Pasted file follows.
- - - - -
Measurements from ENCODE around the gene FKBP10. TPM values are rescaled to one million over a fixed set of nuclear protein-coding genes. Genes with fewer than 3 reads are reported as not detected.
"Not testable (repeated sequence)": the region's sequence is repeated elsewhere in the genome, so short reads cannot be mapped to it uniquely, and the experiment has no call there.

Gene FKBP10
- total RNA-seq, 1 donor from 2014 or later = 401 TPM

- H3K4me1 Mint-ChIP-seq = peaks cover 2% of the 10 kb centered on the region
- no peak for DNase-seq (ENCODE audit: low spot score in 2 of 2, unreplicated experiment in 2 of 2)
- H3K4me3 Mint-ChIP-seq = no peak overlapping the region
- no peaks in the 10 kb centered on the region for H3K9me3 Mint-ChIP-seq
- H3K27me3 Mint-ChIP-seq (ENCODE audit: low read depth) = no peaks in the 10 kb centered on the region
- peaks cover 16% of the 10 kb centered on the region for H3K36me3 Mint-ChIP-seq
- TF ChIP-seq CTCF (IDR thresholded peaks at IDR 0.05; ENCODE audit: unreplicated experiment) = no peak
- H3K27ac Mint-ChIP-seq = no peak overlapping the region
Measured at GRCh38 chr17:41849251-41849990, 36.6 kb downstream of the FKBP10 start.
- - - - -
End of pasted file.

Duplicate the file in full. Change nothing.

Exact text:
Measurements from ENCODE around the gene FKBP10. TPM values are rescaled to one million over a fixed set of nuclear protein-coding genes. Genes with fewer than 3 reads are reported as not detected.
"Not testable (repeated sequence)": the region's sequence is repeated elsewhere in the genome, so short reads cannot be mapped to it uniquely, and the experiment has no call there.

Gene FKBP10
- total RNA-seq, 1 donor from 2014 or later = 401 TPM

- H3K4me1 Mint-ChIP-seq = peaks cover 2% of the 10 kb centered on the region
- no peak for DNase-seq (ENCODE audit: low spot score in 2 of 2, unreplicated experiment in 2 of 2)
- H3K4me3 Mint-ChIP-seq = no peak overlapping the region
- no peaks in the 10 kb centered on the region for H3K9me3 Mint-ChIP-seq
- H3K27me3 Mint-ChIP-seq (ENCODE audit: low read depth) = no peaks in the 10 kb centered on the region
- peaks cover 16% of the 10 kb centered on the region for H3K36me3 Mint-ChIP-seq
- TF ChIP-seq CTCF (IDR thresholded peaks at IDR 0.05; ENCODE audit: unreplicated experiment) = no peak
- H3K27ac Mint-ChIP-seq = no peak overlapping the region
Measured at GRCh38 chr17:41849251-41849990, 36.6 kb downstream of the FKBP10 start.